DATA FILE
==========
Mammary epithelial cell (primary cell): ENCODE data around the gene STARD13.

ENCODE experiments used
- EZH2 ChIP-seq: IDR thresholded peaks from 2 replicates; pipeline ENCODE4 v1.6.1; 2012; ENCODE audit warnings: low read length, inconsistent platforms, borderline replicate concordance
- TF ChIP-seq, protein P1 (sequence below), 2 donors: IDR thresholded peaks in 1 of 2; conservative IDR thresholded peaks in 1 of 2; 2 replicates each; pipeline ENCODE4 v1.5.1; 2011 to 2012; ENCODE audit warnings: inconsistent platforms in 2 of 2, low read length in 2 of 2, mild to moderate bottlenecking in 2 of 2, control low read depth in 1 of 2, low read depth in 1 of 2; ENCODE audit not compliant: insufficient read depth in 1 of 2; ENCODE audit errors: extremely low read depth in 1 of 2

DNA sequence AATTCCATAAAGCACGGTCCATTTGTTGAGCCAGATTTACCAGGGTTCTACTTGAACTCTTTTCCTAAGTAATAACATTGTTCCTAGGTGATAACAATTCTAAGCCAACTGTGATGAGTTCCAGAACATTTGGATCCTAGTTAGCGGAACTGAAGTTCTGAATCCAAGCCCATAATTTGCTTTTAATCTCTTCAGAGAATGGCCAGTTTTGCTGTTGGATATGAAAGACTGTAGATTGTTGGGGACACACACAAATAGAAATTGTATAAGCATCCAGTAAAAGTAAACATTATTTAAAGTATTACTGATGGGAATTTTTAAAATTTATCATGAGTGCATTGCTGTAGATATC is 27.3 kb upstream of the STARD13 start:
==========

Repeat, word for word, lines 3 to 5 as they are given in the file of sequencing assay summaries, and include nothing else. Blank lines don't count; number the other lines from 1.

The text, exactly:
- EZH2 ChIP-seq: IDR thresholded peaks from 2 replicates; pipeline ENCODE4 v1.6.1; 2012; ENCODE audit warnings: low read length, inconsistent platforms, borderline replicate concordance
- TF ChIP-seq, protein P1 (sequence below), 2 donors: IDR thresholded peaks in 1 of 2; conservative IDR thresholded peaks in 1 of 2; 2 replicates each; pipeline ENCODE4 v1.5.1; 2011 to 2012; ENCODE audit warnings: inconsistent platforms in 2 of 2, low read length in 2 of 2, mild to moderate bottlenecking in 2 of 2, control low read depth in 1 of 2, low read depth in 1 of 2; ENCODE audit not compliant: insufficient read depth in 1 of 2; ENCODE audit errors: extremely low read depth in 1 of 2

DNA sequence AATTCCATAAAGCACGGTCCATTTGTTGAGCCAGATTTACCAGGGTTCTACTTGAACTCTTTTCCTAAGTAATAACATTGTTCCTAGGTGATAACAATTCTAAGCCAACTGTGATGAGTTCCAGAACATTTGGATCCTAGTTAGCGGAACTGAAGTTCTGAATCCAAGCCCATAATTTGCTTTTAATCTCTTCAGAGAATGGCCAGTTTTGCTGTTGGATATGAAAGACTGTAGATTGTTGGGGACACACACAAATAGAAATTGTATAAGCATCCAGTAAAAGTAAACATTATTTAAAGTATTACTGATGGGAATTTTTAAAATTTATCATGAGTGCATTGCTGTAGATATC is 27.3 kb upstream of the STARD13 start: